Tuesday, December 20, 2005

"Sisters In Arms" Cancelled Halfway Through First Episode

The "Women's Lifestyle Channel" has cancelled Chudleigh Animation Group's new series "Sisters In Arms" during the airing of the first episode, sources say.

Line producer Janet Wilkinson spoke to the press today, looking very tired.

"We made 5 episodes and we still have 8 in the pipeline!" she said, to a small gathering of reporters. "We feel the remaining shows, completed in a more limited style, will be saleable to any network who wants to make an offer. Chudleigh Animation Group is committed to making great shows- I'd also like to announce mass layoffs in the art department."

"Women's Lifestyle Channel" representatives stated that the solitary camera angle and the similar droning vocal patterns of the two main characters made them rethink the decision to air the show, after the switchboards lit up with angry and puzzled callers. Reps say that the first 7 minutes of the show where the characters fought about why men can't fold pants properly also contributed to its poor showing.

"Sisters In Arms" gets the greenlight!

I haven't read much of Sarah Halbermann's syndicated comic strip "Sisters In Arms", but now I won't have to, because it's coming to TV!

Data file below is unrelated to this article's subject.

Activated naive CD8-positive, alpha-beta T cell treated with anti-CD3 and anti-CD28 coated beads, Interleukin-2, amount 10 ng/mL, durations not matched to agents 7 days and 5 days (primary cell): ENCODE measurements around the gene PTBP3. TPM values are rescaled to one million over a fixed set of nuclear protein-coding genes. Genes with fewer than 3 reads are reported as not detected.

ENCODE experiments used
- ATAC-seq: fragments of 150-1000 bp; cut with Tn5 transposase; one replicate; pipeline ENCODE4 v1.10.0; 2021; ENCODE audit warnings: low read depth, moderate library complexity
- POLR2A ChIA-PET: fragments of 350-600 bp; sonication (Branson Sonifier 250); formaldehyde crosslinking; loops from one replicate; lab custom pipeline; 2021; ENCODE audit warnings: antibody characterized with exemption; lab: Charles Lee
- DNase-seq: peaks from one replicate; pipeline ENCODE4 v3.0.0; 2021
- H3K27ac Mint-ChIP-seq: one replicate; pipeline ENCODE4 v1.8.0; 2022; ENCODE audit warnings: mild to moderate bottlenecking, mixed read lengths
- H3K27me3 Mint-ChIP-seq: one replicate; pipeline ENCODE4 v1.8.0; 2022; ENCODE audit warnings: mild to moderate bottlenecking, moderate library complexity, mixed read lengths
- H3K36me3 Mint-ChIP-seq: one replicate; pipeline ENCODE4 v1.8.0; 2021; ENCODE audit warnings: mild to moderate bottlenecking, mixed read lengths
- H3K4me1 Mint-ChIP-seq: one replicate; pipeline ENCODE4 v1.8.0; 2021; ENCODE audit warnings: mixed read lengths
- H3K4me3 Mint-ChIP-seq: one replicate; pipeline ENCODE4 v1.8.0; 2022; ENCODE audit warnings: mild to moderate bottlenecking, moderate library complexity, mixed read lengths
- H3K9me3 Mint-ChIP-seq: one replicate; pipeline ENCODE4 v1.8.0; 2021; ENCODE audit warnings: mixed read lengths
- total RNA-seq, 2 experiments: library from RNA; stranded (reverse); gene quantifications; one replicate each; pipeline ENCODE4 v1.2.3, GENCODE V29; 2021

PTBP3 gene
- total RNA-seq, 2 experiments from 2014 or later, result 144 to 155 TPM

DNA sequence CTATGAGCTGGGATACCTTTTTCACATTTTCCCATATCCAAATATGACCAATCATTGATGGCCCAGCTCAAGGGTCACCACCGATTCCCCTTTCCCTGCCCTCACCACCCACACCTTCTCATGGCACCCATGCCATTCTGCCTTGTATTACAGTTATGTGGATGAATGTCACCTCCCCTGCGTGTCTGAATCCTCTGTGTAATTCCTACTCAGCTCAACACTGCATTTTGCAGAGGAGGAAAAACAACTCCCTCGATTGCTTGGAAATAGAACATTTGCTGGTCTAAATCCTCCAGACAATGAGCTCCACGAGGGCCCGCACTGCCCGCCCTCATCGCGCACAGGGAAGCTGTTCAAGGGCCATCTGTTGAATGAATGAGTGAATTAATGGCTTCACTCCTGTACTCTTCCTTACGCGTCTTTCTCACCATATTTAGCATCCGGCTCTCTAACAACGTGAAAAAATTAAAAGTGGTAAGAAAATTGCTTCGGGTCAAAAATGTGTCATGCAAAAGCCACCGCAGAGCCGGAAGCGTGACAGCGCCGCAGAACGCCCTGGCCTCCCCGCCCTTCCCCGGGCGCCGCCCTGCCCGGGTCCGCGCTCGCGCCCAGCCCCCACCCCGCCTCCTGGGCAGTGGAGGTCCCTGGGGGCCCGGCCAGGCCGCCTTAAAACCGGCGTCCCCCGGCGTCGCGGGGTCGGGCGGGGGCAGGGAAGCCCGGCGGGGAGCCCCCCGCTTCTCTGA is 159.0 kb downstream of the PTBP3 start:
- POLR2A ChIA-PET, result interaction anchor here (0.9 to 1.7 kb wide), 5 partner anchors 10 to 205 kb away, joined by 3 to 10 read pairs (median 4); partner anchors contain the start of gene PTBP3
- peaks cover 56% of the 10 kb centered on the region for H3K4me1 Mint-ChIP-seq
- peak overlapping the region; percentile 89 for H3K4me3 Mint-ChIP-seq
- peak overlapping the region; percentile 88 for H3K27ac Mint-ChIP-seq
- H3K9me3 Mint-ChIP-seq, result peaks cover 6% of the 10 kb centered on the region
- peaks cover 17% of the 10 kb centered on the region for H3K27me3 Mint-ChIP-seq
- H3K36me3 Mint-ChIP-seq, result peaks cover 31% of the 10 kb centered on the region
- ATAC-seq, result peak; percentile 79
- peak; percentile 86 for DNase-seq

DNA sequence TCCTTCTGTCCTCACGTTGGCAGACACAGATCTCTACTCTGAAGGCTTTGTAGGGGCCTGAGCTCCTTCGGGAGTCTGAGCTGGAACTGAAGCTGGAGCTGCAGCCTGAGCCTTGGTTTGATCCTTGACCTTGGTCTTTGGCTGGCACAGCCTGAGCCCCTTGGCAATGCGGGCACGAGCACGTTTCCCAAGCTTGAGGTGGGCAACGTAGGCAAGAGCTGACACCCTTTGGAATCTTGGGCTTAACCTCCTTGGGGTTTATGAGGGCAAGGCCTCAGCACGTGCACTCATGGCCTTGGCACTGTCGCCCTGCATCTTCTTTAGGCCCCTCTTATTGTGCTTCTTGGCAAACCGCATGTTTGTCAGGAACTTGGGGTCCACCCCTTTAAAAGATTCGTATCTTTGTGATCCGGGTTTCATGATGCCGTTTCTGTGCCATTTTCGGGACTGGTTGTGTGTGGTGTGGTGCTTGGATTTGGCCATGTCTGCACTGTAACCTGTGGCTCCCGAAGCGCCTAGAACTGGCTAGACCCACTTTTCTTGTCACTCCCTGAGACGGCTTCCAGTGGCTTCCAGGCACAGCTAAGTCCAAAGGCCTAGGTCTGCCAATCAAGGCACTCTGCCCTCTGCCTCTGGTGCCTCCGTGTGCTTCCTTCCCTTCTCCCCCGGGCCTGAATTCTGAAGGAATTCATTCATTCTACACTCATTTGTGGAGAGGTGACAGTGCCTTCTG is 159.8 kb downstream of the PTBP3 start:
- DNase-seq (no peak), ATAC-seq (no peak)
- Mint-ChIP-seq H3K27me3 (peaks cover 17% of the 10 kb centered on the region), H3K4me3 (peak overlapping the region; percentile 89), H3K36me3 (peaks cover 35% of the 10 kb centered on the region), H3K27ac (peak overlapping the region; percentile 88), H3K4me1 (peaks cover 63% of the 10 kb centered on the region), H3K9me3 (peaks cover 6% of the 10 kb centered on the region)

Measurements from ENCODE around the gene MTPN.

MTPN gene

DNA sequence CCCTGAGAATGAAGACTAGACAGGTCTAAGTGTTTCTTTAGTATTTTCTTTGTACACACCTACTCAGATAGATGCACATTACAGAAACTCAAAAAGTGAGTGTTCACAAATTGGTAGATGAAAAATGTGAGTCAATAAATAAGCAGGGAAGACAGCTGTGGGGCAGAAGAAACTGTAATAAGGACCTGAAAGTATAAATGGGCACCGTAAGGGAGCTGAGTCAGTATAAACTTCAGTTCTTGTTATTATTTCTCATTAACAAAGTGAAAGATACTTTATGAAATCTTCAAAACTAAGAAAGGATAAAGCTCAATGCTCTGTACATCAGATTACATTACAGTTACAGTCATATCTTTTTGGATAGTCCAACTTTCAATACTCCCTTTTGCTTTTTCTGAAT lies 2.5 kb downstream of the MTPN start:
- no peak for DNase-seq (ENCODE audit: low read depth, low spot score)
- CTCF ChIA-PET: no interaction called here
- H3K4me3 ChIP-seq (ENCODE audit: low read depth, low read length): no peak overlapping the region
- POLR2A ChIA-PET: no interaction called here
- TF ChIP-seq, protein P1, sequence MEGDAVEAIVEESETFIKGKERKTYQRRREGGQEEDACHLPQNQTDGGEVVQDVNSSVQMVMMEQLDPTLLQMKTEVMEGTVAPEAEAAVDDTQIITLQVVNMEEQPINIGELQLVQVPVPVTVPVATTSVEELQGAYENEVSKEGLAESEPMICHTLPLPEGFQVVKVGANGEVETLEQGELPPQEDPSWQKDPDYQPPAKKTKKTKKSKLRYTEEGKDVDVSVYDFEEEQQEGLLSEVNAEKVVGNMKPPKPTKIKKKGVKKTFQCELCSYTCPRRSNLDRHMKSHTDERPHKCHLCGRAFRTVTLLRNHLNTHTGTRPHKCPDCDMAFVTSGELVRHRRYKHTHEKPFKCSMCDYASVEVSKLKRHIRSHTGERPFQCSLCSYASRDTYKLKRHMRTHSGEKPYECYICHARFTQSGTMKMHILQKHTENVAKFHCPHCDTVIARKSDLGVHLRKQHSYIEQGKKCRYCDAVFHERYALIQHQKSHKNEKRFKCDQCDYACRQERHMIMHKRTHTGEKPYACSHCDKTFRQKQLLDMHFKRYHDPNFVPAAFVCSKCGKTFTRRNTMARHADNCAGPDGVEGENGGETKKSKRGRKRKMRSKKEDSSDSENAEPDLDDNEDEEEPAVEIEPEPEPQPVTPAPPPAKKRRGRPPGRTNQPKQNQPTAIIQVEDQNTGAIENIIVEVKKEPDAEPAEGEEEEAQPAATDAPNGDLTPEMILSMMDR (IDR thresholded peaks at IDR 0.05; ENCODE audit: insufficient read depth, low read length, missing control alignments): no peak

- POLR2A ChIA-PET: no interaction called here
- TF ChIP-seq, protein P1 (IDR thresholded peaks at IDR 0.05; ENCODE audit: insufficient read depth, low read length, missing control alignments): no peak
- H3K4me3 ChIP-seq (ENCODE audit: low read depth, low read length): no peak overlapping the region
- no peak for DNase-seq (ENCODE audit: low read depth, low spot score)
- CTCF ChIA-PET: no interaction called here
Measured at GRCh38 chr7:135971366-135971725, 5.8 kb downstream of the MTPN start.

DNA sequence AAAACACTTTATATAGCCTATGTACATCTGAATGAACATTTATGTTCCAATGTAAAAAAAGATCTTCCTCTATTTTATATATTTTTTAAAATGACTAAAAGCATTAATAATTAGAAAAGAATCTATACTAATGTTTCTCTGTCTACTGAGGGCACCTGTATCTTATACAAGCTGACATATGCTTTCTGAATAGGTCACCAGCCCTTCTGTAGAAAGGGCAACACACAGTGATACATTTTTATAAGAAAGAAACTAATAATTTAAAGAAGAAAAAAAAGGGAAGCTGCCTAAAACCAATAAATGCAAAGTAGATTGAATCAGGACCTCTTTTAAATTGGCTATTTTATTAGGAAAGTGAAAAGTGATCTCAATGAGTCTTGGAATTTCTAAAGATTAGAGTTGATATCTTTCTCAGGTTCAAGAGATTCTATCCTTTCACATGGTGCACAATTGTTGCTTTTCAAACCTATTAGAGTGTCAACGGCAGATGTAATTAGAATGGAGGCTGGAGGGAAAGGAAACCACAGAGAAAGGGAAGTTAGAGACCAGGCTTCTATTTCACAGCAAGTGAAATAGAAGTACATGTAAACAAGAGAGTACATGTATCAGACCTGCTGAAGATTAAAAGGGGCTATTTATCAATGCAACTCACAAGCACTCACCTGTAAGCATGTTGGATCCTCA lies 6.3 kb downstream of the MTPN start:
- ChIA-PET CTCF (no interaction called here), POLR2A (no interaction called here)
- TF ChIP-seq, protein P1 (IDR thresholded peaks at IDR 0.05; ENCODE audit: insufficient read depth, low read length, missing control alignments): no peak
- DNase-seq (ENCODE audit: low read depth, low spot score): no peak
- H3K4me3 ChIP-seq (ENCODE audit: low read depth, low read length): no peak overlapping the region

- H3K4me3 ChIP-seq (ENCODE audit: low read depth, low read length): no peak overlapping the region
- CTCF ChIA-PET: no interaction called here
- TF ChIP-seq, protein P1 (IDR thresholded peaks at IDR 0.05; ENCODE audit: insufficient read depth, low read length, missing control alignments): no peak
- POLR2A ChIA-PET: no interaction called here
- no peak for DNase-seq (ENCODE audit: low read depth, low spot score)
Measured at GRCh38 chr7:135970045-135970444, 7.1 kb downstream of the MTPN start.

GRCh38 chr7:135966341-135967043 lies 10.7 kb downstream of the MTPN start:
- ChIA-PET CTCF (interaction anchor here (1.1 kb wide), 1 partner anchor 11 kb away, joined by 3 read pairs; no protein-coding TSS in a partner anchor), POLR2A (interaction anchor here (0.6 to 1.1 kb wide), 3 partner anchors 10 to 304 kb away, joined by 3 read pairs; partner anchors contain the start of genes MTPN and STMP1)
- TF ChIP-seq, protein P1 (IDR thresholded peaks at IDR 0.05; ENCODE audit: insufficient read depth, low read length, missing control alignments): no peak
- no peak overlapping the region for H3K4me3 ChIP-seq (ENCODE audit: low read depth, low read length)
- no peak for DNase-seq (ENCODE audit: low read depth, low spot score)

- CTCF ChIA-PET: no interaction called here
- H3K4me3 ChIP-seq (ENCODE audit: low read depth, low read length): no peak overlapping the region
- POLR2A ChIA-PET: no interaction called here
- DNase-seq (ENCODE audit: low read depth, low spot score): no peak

Janet Wilkinson, of the Chudleigh Animation Group has adapted this wry, sassy comic strip for the small screen, with Ms. Halbermann herself actinig as exec produer!

Said Wilkinson: "Many people see 'Sisters In Arms' as an obscure newspaper comic that amounts to two women talking to each other in a coffee shop (or any other environment that involves sitting in chairs) with the usual feminist-lite ‘Cathy’-esque humor, usually culminating in a final panel where one of the characters will give one of those reactionary “ain’t life a pip?” raised eyebrow looks to the reader, but I see it as much much more than that.

I see it as a recognizeable property.

What better style to bring to animation? The characters themselves may seem like nothing more than voiceboxes for the strip’s creator in order to complain about things like overbearing mothers and shopping or an attempt to make insightful commentaries about things which usually don’t end up being terribly insightful. But we see the central characters as a 'tabula rasa' a blank slate that the viewer can project herself into. Totally subtle. And we will have character traits created specifically for the show."